total rugby newbie HELP

Discussion in 'General Rugby Union' started by jason, Sep 10, 2006.

  1. jason

    jason Guest

    Hey everyone,
    Just joined a club around here and am sooo excited. Unfortunatley, here in the US there are NO RESOURCES as to how to learn and to watch matches to get an idea of the game. I am SO confused. I am a wing because i am small and pretty fast, but im still so confused. Still dont know what a ruck or a maul is. Still dont know many of the rules. Any input??

    Secondly, being here in the US its so hard to find a match to watch somewhere, its virtually impossible. Is there anywhere online that i can watch one? Also, I dont know anything about sides, Ive heard of the All Blacks but thats it, what are some other good ones? How can I play rugby and not have a favorite?! Any really good players that i can look into to find a favorite? Specifically, a winger or a back that is exceptionally good? Just curious. Im trying to learn as much as i can about the sport.

    Any more input would be awesome. Thanks
     
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  3. dobrien7

    dobrien7 Guest

    Rugby

    Try that for a start :D

    Also try searching Youtube etc for rugby for footage. Also try www.[b]*REMOVED*[/b].com, and HERE too.

    Hope that helps.
     
  4. InsaneAsylum

    InsaneAsylum Guest

    www.irb.com is the website for the International Rugby Board. here you can download a .pdf document of the rules of the game. the document also demonstrates certains situations with pictures.

    stay away from allblacks.com, it's been known to send subliminal nazi propaganda messages to teenagers and promote genocide, nuclear warfare and terrorism* :) :p









    * not necessarily true or correct
     
  5. Bull

    Bull Guest

    The best way to learn rugby is to watch it. That might be difficult seeing that you are in the US. Seeing that you are on the wing you should work on side stepping, kicking, chip kicks and positional play. Also work on cross defence. Good luck.
     
  6. Bullitt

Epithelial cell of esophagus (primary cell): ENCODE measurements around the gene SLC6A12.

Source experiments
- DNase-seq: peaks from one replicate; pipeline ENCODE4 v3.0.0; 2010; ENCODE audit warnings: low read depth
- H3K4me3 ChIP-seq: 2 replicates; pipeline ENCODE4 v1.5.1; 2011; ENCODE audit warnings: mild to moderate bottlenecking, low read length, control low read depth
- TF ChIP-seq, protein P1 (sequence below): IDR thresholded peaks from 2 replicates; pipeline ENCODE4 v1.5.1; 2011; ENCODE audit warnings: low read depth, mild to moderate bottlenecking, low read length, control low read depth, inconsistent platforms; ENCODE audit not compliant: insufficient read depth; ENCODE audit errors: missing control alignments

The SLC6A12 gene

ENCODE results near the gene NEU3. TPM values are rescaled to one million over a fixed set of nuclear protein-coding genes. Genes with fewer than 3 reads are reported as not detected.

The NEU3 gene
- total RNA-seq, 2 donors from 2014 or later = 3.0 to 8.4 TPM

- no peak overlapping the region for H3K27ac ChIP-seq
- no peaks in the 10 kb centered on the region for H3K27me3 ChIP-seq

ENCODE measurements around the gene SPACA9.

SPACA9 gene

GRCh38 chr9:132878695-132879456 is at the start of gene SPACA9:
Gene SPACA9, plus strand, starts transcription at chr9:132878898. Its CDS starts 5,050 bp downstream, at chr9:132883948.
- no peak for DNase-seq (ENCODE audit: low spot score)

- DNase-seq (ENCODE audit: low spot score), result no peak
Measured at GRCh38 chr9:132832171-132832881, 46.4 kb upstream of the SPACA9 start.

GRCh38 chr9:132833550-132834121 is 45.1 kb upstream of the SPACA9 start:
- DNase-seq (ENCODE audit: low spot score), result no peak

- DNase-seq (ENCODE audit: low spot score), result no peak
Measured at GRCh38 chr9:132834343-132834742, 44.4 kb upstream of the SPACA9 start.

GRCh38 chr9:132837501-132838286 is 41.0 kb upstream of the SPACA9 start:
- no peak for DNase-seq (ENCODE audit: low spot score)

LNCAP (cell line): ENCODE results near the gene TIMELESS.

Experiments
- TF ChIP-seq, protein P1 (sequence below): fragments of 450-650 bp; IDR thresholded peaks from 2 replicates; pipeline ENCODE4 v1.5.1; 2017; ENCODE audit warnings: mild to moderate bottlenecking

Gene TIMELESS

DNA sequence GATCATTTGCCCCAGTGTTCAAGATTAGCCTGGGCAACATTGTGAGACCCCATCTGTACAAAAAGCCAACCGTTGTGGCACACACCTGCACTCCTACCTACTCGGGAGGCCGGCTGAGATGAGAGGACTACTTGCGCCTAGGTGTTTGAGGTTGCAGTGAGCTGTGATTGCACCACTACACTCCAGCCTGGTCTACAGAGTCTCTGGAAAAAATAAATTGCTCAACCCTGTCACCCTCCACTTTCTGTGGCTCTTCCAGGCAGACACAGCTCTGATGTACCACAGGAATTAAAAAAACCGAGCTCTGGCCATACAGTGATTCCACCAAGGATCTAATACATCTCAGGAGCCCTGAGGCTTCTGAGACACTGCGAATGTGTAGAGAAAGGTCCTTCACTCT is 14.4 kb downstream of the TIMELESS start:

Bullitt Guest

    Getting the basic skills are easy enough, even on your own.

    To learn the basics use an American Football (if you don't have a propper ball); Kick up high balls to yourself and catch them, as it's harder using the gridiron then the Gilbert 9they tumble and move around more).

    If you have the resources, basics like kicking a ball on a target 10-12 foot up on a wall helps with place kicking if you want to learn that (normally being a good kicker garantees getting games even when the rest of your game is suspect).

    Overall, the best form of training is 2 people in the park kciking and passing to each other.

    Don't worry too much about rucks and mauls as a novice if your going to wear the 11 or 14 shirts though; Most of your life will be spent ball watching anyway and backs (especially wings) should only join a ruck or maul when absoloutely necessary.

    Some basics of a winger that may help;

    POSITION: Wing

    Intro
    I know lots of coaches start players who are new to the game on the wing: they can do not much harm and "everybody can play on the wing". How wrong! I think playing on the wing is very difficult task. Better start "newbies" on the flanker: more players around and always in the midst of things.

    Left or Right side?
    Very few can play competently on both left and right. There are specific requirements, which a wing must have when deciding left (#11) or right (#14). This mainly relates to kicking and being able to step off the left foot to move back inside coming from the right and v.v.

    Two types of kicks:

    * to keep play 'alive', maintain the opportunity to score and to regain possession
    * to kick parallel to the side-line and chip-kick into space.

    Offence
    Speed and the ability to 'finish' are important. Running the right lines is critical but the methods of beating a man can vary from player to player. The traditional move: the body swerving in towards the defender to slow him down then accelerating on the outside.

    Always try to receive the ball at full pace, accelerate before you receive the ball.